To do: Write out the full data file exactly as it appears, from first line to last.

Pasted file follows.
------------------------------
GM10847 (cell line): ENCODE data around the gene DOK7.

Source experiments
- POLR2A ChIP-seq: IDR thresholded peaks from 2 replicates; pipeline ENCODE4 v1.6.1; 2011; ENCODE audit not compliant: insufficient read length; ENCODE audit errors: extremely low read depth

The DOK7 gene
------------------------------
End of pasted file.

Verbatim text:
GM10847 (cell line): ENCODE data around the gene DOK7.

Source experiments
- POLR2A ChIP-seq: IDR thresholded peaks from 2 replicates; pipeline ENCODE4 v1.6.1; 2011; ENCODE audit not compliant: insufficient read length; ENCODE audit errors: extremely low read depth

The DOK7 gene